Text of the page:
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For more than a decade, Great River Energy has re-established over 200 acres of native habitat at our facilities and along transmission lines.
This is just one example of Great River Energy’s commitment to environmental sustainability.
Pollinators, including bees, butterflies, hummingbirds and bats, assist plants in reproduction by transferring pollen, allowing those plants to produce berries, nuts and other foods important to the survival of many species of wildlife and the human food supply. The ecological service pollinators provide is necessary for the
reproduction of over 85 percent of the world’s flower plants, including more than two-thirds of the world’s crop species.
Native habitat refers to the plants, grasses and trees which originated in an area before they were replaced with roadways, manicured lawns, crops and non-native gardens, or degraded for other reasons. “Pollinator-friendly habitat” more specifically refers to those plants and flowers that pollinators need to eat, live and do their work. Recently there have been many reports of a steady decline in the population of pollinators, due in large part to the loss of the habitat they need to survive.
Great River Energy is actively making contributions to the nationwide effort to restore the native habitat that is vital to restoring healthy populations of pollinators such as birds, bees and butterflies. We are partnering with
our members’ local schools to teach students about the importance of pollinator habitat.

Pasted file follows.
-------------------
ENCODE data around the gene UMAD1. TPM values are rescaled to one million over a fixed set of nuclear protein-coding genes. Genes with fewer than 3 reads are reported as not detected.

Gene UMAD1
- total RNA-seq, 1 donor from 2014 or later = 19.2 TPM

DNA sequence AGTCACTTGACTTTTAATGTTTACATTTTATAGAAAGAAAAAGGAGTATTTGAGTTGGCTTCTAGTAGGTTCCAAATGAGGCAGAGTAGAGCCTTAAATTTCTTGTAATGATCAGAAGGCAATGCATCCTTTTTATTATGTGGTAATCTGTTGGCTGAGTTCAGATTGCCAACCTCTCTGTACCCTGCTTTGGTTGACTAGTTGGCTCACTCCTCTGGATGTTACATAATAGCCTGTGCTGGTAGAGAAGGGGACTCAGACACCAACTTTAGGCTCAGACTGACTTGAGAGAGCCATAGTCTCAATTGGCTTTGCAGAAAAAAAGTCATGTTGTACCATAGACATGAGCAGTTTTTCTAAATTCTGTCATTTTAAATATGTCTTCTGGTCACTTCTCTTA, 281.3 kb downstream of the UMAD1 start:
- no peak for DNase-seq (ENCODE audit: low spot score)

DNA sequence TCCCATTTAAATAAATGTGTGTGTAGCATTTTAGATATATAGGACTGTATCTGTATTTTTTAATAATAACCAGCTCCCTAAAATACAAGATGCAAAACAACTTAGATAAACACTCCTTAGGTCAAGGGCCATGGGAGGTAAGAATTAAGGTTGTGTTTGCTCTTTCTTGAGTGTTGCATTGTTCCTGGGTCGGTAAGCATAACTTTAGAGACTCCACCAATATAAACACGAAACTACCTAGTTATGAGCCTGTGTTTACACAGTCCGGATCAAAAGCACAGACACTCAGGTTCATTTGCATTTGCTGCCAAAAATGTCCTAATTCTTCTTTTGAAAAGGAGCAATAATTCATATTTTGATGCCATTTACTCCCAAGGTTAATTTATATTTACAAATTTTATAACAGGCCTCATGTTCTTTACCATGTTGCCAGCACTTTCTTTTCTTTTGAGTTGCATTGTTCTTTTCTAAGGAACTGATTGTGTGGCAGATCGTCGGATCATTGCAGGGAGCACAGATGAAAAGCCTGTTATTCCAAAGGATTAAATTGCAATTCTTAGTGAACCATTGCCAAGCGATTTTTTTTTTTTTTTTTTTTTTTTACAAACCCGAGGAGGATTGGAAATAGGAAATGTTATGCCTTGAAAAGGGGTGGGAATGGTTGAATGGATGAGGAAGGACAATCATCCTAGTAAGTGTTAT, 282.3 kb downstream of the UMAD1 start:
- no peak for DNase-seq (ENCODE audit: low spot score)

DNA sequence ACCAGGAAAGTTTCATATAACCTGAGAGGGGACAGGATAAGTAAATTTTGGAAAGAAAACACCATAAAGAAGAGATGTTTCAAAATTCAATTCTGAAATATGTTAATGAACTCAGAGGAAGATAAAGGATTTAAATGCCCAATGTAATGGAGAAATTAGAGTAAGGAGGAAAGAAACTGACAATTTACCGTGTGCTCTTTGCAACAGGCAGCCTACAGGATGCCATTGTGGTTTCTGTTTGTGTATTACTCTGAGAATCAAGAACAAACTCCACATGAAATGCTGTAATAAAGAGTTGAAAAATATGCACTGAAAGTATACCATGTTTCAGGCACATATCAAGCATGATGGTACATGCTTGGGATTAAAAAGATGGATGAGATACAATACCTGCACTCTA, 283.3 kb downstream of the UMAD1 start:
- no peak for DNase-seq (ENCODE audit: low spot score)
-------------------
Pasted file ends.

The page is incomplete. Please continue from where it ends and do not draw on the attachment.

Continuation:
Great River Energy has been re-establishing native habitat where we can for years, and we continue to partner with experts and seek opportunities for new projects.
These projects support our commitment to investing in Minnesota communities and finding innovative solutions to manage costs. We have restored approximately 200 acres to native habitat.
Some of our projects include:
If you want to make a contribution to restoring native habitat for wildlife and pollinators, or want to simply to
reap the practical benefits of landscaping with prairie or pollinator habitat rather than traditional trees, grass or
shrubs, there are many resources and experts available to help you. Here are just a couple:
Where transmission facilities are located, native plantings offer important benefits for both the utility, the property owner and electric co-op members:
There are many resources you can access online to learn about the benefits of native plantings and how to help create habitat for pollinators such as monarch butterflies. Here are only a few: